By Close up photograph of the Head of a Male Neopalpa donaldtrumpi.jpg: Dr. Vazrick Nazariderivative work: Kmhkmh – This file was derived from: Close up photograph of the Head of a Male Neopalpa donaldtrumpi.jpg:, CC BY 4.0, https://commons.wikimedia.org/w/index.php?curid=55126737


I’m hoping he stops at two.



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Science haiku

Haiku is one of the quickest and most fun forms of poetry to write. It’s also perfect for Twitter (which I recently joined). At some point, I intend to do some longer palaeontological poetry but for now, I have written a few haiku (mostly in the shower). I decided to tweet them all and am going to attempt to embed the first post here (I’ve never embedded a tweet before). They are mostly about the Ediacaran biota, with a few about palaeontology in general. Also birds. One of the challenges of writing a haiku about science, especially palaeontology, is the structure which limits the number of syllables one can use; a word like palaeontologist, for example, is too long for the first or last line and takes up a lot of allocated syllables when used in the second line. I had fun with that.


This first tweet was about Charnia, the important and puzzling Ediacaran fossil. The next one was about another Ediacaran organism, Dickinsonia. They are all on Twitter as well.

Your fossils are confusing
Reveal your secrets

For the next organism, I took a more tongue-in-cheek approach to its appearance.

Oh dear, Spriggina
You look like a used condom
Ribbed for her pleasure

And how could I leave out Kimberella?

Look, Kimberella
Maker of fossil scratch marks
Is that the back end?

I took a look at Ediacarans as a whole in these three:

Are those animals, maybe?
A lively debate

Where do you fit on life’s tree?
Pesky Rorschach tests

Precambrian life
Always called “enigmatic”
A truthful label

And onto the Cambrian:

Things got complex in
The Cambrian Explosion
But what was the cause?

I wasn’t as keen on that one as it seems to suggest a singular cause. I had written a different final line in my head but it has sadly disappeared. The next three were about palaeontology as a whole:

Wonderful life, dead
Palaeontologists find
Minds put flesh on bone

The rocks hold within
Secrets for us to unveil
Remnants of deep time

Life of distant pasts
Myriad deep connections
Try to uncover

And, finally, I thought I would hammer one particular point home:

Birds are dinosaurs
Birds? Yes, they are dinosaurs
Living dinosaurs

If you enjoyed these, drop me a message or comment on Twitter, I’d be happy to write some more.

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Is Jurassic World Evolution useful for science communication? An open question

I’d love for this to be an in-depth discussion about the merits of the soon-to-be-released Jurassic World Evolution game, however, it is not (my apologies if you wanted some actual insight). It’s something I’d like to see investigated and it opens up a broader question: do video games geared towards entertainment have the potential for education? Testing a person’s knowledge of dinosaurs before and after the game could yield some interesting results.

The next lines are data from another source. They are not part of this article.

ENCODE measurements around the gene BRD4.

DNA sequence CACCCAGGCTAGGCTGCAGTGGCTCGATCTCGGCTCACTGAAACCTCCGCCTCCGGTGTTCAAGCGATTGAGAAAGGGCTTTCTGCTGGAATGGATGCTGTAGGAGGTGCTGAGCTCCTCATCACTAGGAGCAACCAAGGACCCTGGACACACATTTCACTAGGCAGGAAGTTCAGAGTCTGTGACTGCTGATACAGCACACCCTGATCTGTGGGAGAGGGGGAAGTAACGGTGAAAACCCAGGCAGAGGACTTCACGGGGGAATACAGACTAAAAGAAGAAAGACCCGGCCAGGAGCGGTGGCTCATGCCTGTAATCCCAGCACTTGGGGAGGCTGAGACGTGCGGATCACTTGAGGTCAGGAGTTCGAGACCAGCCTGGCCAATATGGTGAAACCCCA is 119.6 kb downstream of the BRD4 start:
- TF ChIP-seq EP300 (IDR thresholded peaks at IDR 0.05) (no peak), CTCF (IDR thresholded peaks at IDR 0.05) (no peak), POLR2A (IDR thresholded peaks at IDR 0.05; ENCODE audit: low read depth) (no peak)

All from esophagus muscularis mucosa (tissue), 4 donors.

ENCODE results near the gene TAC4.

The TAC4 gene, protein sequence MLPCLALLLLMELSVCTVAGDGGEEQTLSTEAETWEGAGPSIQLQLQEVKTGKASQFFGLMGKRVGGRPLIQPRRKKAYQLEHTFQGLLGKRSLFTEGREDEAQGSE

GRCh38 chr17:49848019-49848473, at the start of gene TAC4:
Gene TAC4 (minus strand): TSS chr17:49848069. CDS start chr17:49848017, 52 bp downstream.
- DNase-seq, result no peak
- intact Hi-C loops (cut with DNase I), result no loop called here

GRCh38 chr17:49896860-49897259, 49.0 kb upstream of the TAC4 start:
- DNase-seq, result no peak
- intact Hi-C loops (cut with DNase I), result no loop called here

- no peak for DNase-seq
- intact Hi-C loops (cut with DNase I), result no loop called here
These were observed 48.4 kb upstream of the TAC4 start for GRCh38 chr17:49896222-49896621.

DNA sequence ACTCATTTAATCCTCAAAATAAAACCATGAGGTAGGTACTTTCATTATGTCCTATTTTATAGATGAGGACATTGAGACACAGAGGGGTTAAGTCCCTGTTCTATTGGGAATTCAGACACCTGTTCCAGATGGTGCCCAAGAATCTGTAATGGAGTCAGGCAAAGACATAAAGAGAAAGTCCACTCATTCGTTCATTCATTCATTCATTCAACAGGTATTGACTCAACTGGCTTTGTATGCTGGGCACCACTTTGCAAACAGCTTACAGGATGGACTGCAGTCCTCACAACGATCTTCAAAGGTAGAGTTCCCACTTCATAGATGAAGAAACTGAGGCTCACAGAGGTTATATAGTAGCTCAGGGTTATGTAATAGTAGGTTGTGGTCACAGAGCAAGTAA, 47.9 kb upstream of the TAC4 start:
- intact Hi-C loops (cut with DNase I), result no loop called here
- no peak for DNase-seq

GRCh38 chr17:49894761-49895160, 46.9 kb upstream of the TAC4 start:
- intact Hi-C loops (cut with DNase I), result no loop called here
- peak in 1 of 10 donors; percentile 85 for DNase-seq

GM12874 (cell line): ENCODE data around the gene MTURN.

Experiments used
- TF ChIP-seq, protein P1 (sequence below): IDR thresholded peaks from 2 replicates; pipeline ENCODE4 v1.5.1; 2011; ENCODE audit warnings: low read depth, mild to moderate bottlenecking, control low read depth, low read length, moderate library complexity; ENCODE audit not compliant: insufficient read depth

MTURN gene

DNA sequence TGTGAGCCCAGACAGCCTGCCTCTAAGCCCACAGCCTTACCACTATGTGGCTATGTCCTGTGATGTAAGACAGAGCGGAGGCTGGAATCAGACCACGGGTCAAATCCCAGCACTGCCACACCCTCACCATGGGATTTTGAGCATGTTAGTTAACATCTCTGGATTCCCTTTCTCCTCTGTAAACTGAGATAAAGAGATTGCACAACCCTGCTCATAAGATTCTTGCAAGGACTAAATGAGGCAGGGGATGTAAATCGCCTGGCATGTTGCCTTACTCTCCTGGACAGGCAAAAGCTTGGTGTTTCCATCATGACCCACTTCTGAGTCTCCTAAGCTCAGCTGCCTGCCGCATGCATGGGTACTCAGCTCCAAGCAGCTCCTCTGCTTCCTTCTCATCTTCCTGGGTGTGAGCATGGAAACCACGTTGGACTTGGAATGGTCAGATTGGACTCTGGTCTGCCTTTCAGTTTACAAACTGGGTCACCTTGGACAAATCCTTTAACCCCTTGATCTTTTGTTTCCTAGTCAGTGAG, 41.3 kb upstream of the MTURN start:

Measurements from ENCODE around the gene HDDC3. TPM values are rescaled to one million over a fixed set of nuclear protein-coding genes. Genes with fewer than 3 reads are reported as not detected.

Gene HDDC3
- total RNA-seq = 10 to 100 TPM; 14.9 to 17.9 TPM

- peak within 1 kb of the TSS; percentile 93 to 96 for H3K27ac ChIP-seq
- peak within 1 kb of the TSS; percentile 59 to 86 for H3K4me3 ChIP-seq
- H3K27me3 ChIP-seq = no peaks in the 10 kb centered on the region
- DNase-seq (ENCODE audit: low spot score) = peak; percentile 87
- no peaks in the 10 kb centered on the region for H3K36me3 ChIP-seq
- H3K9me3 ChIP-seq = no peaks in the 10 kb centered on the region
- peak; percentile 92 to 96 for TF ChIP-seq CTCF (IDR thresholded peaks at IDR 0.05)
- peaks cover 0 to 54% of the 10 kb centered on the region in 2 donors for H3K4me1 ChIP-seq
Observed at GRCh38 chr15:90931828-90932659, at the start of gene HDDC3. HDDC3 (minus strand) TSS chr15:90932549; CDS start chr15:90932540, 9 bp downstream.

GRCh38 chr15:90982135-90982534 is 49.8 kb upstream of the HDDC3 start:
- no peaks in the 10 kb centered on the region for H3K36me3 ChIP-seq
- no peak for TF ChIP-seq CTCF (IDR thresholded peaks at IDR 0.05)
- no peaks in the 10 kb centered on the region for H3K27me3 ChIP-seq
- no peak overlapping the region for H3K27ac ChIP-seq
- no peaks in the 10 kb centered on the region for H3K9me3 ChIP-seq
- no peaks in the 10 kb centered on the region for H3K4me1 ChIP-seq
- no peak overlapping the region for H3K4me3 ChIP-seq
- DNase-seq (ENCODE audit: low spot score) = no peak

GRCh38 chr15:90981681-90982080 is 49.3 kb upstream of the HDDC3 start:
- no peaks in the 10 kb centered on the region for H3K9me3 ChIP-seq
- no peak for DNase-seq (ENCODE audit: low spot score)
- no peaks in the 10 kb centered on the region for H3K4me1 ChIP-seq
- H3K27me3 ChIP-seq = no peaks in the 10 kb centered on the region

Before I say any more, check out one of the trailers for the game:

Recently, a friend of mine who is extremely excited about the game added me to a Facebook group (aptly named Jurassic World Evolution!) geared towards discussion about the game. His intention was to get me interested in playing it, which would have worked if I actually played computer games; it looks right up my alley. What I found was mostly discussions about possibilities in the game, which I found tedious. In amongst the game-speak was genuine discussions about dinosaurs, with some of the commenters displaying some quite in-depth knowledge about dinosaurs (and, of course, lots of arguments about Spinosaurus vs Tyrannosaurus). Even simple questions asking which dinosaurs the gamers wanted to see elicited some responses which sent me to Google, looking up dinosaur names which I had ashamedly never seen before or about which I had limited knowledge. The possibility that a game like Jurassic World Evolution, which is purely meant for entertainment and to make money off of a popular franchise, could educate people about dinosaurs excited the budding science communicator in me and put a smile on the palaeontologist’s face (he’s in there too).

It wasn’t all good news. Many misconceptions popped up in the discussion threads. One particularly egregious example was the frustratingly often mentioned “T. rex was a scavenger” argument which should have died long ago. Some people seemed resistant to the idea that some dinosaurs had feathers, whilst the idea that birds are dinosaurs seemed completely lost on some of the people I encountered. I got the sense that they weren’t getting their information from the game and that perhaps when the game conflicted with other information they had in their head, they perceived the game as taking creative liberties (much as the films did to an extent).

As an example of how uninformed some of the fans were, see the screenshot below. Those are responses to the question, “What is your favourite dinosaur of all time?”

Dinosaur fans don’t like dinosaurs much

As you can see, there are some decent answers. In this screenshot alone, there are Therizinosaurus and Acrocanthasaurus, both examples which are not obvious choices. The thread also included Herrerasaurus, Suchomimus, Shantungosaurus, Gualicho, Gastonia, Corythosaurus, Saichania, Saurophaganax, and even Irritator (and more but I think the point is obvious). Some great, more obscure choices in amongst the usual Tyrannosaurus, Velociraptor and other typical Jurassic Park fare.

Also present were Tapejara, Sarcosuchus, Dimorphodon, Pteranodon and Mosasaurus, none of which are dinosaurs. If games like Jurassic World Evolution do have the potential to teach people, then obviously some of the basics about dinosaurs are passing some of the gamers by.

I’m drawing no conclusions from this very brief and simple look into the world of Jurassic World Evolution fandom, except that I would love to see a study on its impact or the impact of games in general.